14 Assignment #8 Kaleidoscope Cork backed metal ruler 24", graphite pencils, eraser, Liquitex Basics Primary Red, Napthol Crimson, Cadmium Yellow Deep, Cadmium Yellow Light, Cobalt Blue, and Ultramarine Blue acrylic paint acrylic paint, flat brushes (2), round brushes (2), plastic palette / Plexiglas or plate, water cup, 14 x 17 2-ply Bristol board paper, Xacto Knife and blades, rubber cement, colored pencils, and tracing paper. Create a sense of unity, symmetrical / asymmetrical balance (radial balance, formal balance, informal balance) and improvisation with your design continuum panel. Make four copies of your 6 x 6 design continuum panel on a photocopier. On the light box, rotate or flip your design to create several new forms. This will create a whole new design. Trace the new Kaleidoscope like composition to a piece of Bristol board in the center position. Paint an abstract composition where forms come forward and others recede. To make colors recede, use graying through the addition of a color s complement. You can also shade with black or tint the color with white. Warm colors project forward and cool colors recede.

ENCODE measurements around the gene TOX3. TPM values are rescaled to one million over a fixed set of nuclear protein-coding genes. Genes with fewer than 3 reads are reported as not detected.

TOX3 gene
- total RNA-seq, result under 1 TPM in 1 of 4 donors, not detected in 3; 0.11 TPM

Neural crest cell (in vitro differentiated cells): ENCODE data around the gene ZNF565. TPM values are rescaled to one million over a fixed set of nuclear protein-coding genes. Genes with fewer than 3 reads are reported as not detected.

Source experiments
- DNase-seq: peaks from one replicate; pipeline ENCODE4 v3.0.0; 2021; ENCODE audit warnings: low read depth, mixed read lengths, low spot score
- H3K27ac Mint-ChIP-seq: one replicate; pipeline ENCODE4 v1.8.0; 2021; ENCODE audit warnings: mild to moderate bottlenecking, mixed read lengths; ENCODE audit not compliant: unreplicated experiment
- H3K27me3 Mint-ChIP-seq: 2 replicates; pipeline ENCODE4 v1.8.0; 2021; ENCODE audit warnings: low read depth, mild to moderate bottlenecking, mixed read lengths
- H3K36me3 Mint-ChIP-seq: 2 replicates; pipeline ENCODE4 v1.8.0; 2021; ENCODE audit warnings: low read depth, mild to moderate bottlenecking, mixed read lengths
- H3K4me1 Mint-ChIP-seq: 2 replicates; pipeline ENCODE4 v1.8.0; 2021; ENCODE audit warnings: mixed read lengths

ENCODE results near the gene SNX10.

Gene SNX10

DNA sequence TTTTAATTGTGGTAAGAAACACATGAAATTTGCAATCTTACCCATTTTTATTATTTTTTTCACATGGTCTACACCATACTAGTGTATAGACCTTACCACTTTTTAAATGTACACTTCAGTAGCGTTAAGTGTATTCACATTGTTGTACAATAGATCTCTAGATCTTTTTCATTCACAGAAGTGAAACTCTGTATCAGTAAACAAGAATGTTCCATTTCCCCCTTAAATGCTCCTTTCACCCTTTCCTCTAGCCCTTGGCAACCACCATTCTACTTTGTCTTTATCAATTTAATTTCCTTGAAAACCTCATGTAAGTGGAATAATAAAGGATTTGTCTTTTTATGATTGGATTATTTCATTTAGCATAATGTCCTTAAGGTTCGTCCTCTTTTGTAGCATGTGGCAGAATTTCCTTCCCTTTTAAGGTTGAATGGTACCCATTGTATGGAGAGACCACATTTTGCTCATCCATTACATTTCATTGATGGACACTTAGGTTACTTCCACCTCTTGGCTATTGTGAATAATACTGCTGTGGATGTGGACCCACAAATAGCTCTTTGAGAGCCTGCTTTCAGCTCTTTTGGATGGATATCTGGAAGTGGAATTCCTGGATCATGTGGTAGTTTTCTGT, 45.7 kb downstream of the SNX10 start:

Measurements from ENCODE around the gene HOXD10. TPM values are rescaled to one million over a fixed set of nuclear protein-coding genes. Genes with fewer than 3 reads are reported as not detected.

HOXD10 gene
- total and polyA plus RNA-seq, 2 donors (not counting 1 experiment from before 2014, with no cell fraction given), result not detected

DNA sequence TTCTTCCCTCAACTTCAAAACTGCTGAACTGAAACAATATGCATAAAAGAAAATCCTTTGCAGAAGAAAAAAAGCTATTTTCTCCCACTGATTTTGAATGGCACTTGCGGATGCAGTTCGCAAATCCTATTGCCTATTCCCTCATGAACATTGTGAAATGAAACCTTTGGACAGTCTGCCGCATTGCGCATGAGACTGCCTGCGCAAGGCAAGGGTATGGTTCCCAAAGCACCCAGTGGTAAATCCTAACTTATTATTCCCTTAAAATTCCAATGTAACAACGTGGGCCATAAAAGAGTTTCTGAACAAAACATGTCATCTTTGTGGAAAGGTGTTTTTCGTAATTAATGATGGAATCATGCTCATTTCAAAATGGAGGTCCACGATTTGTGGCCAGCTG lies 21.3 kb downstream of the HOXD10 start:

15 Assignment #9 Wallpaper Cork backed metal ruler 24", graphite pencils, eraser, Liquitex Basics Primary Red, Napthol Crimson, Cadmium Yellow Deep, Cadmium Yellow Light, Cobalt Blue, and Ultramarine Blue acrylic paint acrylic paint, flat brushes (2), round brushes (2), plastic palette / Plexiglas or plate, water cup, 14 x 17 2-ply Bristol board paper, Xacto Knife and blades, rubber cement, colored pencils, and tracing paper. Create a wallpaper design that can affect an environmental space by creating major design elements and secondary or minor design elements working together. Create pattern of major and minor / secondary elements on tracing paper first. Use a piece of 14 x 17 Bristol board and copy the wallpaper design. Use an associated color scheme to fit your theme and or motif. You might use a connective design element (ribbon, vine, branch, bubbles, etc.) that unifies the various floating elements. Be aware of how repetition of your forms also creates brand new unintended shapes. Toile style wallpaper is where lovely pastoral scenes are repeated; this can be used ironically or satirically. Art 101 Color and Design Assignment #10 Flip Book Cork backed metal ruler 24", graphite pencils, eraser, Liquitex Basics Primary Red, Napthol Crimson, Cadmium Yellow Deep, Cadmium Yellow Light, Cobalt Blue, and Ultramarine Blue acrylic paint acrylic paint, flat brushes (2), round brushes (2), plastic palette / Plexiglas or plate, water cup, 14 x 17 2-ply Bristol board paper, Xacto Knife and blades, rubber cement, colored pencils, and tracing paper. Deals with size, proportion, overlapping, vertical location, illusion of space, and illusion of motion. Use at least 50 to 63 pages. Try to use a wider than tall orientation (4 x 6 ) The flipbook should utilize two thirds of the card for your image. Don t get too close to the binding. The work must use color. The flipbook imagery should move from BACK to the front. Reinforce the back cover; a strong back is very important to successful flipping. Check out little sketchbooks or notebooks at an art / office supply store to see why some flip better than others. Use hand colored photocopies, collage, paint, colored pencils, etc. Integrate a narrative or story. Use illusion of space and motion. Create a non-objective composition. Keep at least one element stable throughout the entire sequence (horizon line).